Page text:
On Sat, Jul 03, 2004 at 05:35:35PM -0400, Bruce Hunter wrote:
> On Sat, 2004-07-03 at 16:17, Geert Hendrickx wrote:
> > >   title FreeBSD 5.2.1
> > >   root (hd0,2,a)
> > >   kernel /boot/loader
> > 
> > Sorry, this should be (hd0,1,a) !  The first slice (windows) is (hd0,0)
> > and the second is (hd0,1), and you want the root-partition within that
> > (hd0,1,a).  
> > 
> > GH
> > _______________________________________________
> 
> 
> I have read a few instructions from info grub. I am a little confuzed.
> There are so many different ways to do this. One way is grub-install
> /dev/hd0 or stages.
> 
> except hd0 is not a device under freebsd. I am trying to install it to
> the mbr. At least I think that's where I should install it.
> 
> i believe ad0s1 is windows and ad0s2 is freebsd
> -----------------------------------------------------------------------
> [EMAIL PROTECTED] grub-install /dev/ad0/
> Probing devices to guess BIOS drives. This may take a long time.
> /dev/ad0/: Not found or not a block device.
> [EMAIL PROTECTED] grub-install /dev/hd0
> /dev/hd0: Not found or not a block device.
> [EMAIL PROTECTED] grub-install /dev/ad0
> /dev/ad0 does not have any corresponding BIOS drive.
> [EMAIL PROTECTED] grub-install /dev/ad0s1
> /dev/ad0s1 does not have any corresponding BIOS drive.
> [EMAIL PROTECTED] grub-install /dev/ad0s1
> /dev/ad0s1 does not have any corresponding BIOS drive.
> [EMAIL PROTECTED] grub-install /dev/ad0s2
> /dev/ad0s2 does not have any corresponding BIOS drive.
> 
> ----------------------------------------------------------------------
> just a little confuzed.. :o/
> 
> Bruce



The easiest way (in my opinion) to install Grub is with the interactive
tool.  Just run "grub" from the commandline, and you'll be dropped in
the same interactive environment you will enter upon booting when you
have no grub.conf (or grub cannot find it).  The commands you can enter
here, are the same as in the grub.conf.  

The first thing you have to do is copy the stagefiles from
/usr/local/share/grub/i386-freebsd/ to a directory called /boot in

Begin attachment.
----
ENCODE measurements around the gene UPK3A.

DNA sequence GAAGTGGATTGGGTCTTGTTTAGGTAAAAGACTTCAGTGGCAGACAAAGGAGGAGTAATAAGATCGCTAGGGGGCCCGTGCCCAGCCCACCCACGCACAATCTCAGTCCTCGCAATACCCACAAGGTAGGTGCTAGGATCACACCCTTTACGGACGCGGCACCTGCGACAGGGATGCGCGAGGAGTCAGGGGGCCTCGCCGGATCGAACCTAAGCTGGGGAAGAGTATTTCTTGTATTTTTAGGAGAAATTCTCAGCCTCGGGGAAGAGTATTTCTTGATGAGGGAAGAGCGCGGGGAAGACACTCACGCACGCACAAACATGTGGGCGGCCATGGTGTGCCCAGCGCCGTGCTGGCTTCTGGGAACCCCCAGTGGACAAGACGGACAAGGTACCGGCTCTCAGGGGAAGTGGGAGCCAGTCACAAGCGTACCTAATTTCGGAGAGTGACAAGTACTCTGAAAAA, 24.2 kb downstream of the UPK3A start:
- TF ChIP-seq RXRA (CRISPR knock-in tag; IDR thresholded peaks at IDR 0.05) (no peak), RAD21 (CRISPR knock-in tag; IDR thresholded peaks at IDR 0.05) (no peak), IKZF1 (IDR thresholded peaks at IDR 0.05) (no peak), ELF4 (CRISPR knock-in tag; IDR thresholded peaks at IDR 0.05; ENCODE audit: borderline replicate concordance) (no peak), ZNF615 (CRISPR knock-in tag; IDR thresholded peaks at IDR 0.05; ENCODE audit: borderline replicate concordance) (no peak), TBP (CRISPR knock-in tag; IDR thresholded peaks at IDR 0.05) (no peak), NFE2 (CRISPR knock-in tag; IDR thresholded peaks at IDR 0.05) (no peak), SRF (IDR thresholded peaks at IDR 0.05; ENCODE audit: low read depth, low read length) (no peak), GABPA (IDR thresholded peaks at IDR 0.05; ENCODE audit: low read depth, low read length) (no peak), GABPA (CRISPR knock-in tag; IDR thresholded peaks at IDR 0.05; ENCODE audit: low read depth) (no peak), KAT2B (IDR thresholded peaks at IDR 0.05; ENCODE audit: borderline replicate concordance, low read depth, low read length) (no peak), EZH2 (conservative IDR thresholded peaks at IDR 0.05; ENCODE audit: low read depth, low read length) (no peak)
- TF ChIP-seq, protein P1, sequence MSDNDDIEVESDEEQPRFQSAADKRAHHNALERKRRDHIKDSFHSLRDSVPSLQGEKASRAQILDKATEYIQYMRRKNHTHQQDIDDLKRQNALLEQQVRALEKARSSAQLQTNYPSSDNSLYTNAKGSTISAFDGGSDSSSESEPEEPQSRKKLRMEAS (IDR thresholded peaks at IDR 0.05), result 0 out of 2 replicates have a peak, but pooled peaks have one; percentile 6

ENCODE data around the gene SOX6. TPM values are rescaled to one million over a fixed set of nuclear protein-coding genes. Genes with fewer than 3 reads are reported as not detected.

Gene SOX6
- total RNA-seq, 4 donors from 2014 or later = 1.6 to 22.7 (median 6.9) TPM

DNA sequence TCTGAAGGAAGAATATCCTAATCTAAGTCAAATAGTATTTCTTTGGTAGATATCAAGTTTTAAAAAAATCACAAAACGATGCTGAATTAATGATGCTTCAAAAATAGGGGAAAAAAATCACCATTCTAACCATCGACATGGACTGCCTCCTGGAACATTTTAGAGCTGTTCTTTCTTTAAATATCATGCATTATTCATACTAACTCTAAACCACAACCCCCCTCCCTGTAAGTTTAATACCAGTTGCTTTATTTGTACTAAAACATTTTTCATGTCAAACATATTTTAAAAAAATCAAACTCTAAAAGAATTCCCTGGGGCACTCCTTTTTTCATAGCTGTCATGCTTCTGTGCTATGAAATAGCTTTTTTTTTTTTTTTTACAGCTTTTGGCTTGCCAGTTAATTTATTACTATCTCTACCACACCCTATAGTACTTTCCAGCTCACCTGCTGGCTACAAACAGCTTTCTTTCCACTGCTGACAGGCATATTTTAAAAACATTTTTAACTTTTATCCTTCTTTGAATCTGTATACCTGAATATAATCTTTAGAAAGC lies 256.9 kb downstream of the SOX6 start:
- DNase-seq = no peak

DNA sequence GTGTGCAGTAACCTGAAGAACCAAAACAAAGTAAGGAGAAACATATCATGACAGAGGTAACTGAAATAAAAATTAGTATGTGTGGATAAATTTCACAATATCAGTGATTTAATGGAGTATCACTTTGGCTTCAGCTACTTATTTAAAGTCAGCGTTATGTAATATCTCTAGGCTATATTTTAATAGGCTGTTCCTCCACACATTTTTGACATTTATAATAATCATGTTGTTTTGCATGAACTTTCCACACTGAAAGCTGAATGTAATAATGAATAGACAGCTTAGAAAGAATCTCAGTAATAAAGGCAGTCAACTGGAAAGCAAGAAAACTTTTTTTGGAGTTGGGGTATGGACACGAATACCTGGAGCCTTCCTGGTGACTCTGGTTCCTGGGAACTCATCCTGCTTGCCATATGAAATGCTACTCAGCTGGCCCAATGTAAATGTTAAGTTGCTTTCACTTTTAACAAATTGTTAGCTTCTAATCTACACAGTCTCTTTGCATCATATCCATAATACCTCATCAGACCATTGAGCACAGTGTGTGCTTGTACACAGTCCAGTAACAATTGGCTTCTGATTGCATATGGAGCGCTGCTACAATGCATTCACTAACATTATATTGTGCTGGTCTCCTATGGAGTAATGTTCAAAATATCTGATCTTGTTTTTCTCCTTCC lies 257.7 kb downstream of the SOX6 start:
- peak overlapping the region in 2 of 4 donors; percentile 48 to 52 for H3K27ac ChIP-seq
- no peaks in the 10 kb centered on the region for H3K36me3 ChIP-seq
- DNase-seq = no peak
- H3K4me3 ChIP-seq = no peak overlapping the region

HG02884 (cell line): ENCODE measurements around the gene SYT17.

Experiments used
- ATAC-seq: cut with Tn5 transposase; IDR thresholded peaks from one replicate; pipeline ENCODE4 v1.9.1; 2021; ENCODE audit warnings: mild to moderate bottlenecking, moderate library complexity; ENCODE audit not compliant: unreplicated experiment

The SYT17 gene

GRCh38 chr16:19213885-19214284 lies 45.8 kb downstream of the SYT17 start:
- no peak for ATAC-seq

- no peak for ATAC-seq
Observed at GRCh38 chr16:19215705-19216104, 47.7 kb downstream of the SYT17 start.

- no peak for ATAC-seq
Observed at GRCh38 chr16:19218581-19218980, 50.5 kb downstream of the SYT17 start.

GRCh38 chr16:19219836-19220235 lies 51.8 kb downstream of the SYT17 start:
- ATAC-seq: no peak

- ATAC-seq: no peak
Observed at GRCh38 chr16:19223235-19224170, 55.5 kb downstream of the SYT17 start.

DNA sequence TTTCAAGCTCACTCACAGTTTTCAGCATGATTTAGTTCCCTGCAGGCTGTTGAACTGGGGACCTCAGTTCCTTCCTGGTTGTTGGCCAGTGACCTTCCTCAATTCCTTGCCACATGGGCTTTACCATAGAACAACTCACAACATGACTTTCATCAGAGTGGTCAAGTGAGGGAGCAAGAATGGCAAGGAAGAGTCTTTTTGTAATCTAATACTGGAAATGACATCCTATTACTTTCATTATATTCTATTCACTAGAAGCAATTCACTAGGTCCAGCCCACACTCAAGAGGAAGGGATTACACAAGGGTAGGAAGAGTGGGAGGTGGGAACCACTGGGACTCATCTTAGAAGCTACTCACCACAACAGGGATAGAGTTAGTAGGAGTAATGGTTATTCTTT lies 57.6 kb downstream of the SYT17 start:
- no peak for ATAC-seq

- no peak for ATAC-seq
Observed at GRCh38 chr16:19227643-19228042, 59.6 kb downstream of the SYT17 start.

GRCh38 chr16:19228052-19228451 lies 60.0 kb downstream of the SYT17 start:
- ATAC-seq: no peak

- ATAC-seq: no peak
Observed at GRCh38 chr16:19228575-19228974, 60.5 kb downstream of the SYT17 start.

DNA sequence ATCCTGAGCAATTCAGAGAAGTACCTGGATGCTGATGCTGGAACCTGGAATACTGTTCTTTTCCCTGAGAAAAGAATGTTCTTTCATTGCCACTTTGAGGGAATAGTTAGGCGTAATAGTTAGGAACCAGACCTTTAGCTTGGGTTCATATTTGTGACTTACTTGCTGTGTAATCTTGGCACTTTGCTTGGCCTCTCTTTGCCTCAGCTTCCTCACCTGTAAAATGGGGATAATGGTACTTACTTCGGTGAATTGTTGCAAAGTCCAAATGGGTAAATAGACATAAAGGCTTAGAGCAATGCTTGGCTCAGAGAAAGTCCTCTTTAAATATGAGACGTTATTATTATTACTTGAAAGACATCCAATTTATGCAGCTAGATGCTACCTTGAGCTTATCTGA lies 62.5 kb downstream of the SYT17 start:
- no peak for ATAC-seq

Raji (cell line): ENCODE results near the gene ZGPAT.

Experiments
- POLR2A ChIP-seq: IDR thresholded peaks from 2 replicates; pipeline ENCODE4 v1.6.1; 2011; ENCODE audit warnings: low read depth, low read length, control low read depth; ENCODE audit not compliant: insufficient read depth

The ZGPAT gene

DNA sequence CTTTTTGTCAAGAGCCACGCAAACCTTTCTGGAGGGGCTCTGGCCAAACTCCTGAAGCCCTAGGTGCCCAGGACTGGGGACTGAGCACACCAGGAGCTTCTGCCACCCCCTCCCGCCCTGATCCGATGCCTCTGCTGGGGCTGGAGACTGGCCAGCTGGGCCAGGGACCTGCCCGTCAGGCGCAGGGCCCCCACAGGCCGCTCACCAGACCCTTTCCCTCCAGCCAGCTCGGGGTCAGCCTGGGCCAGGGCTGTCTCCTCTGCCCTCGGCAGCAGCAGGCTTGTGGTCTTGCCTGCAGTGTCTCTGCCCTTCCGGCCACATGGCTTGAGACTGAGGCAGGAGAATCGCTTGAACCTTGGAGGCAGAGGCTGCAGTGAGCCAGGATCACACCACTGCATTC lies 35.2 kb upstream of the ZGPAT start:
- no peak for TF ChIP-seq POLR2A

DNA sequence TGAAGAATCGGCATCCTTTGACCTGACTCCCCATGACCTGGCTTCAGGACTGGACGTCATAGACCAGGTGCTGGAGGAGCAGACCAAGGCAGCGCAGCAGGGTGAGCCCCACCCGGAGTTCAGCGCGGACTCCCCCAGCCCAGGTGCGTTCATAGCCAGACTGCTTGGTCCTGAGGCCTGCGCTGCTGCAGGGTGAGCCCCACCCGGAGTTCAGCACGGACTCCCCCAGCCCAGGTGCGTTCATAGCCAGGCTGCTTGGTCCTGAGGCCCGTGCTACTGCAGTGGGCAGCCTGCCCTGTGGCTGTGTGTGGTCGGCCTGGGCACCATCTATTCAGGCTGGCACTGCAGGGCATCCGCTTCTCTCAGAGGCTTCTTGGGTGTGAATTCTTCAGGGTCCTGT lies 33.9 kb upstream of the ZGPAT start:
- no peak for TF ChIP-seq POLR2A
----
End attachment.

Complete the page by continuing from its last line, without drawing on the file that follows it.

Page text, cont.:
either of your partitions (Grub can read many filesystems, including
UFS, FAT and NTFS).  Also put your grub.conf in that directory.  Then
start "grub" from the commandline, so you'll get the Grub-prompt.  
If your boot-directory is on your Windows-drive (C:\BOOT), then you must
enter "root (hd0,0)" (the Windows-slice), if it is on FreeBSD, then use
"root (hd0,1,a)" (your root-partition on FreeBSD).  Grub will then check
if the necessary files are there, and tell you if not.  

If the files are indeed there, you can install the stage1 into the MBR
with "setup (hd0)".  Stage1 is just a pointer to stage2 (which actually
contains Grub), but that one is too big to fit inside the MBR, so it
must be on one of your filesystems (in the /boot directory, so that the
stage1 can find it).  

You could also install Grub into a partition (e.g. "setup (hd0,1)"), but
that way Grub will not show up at boot, only when you explicitly
chainload that partition (using another bootloader e.g. FreeBSD's).  

P.S. 1: the grub.conf file is completely optional, so Grub will not
complain if it's not there, you will simply be dropped at the Grub-
commandline at your next reboot.  There you could enter the exact same
commands as in the config-file, e.g. "root (hd0,1,a)" and "kernel
/boot/loader" to boot FreeBSD.  But you'll have to confirm with the
command "boot".  

P.S. 2: The Grub-commandline provides tab-completion for both devices
and files.  So, to see all your partitions (and their filesystem-types),
you could enter ( + Tab.  

GH
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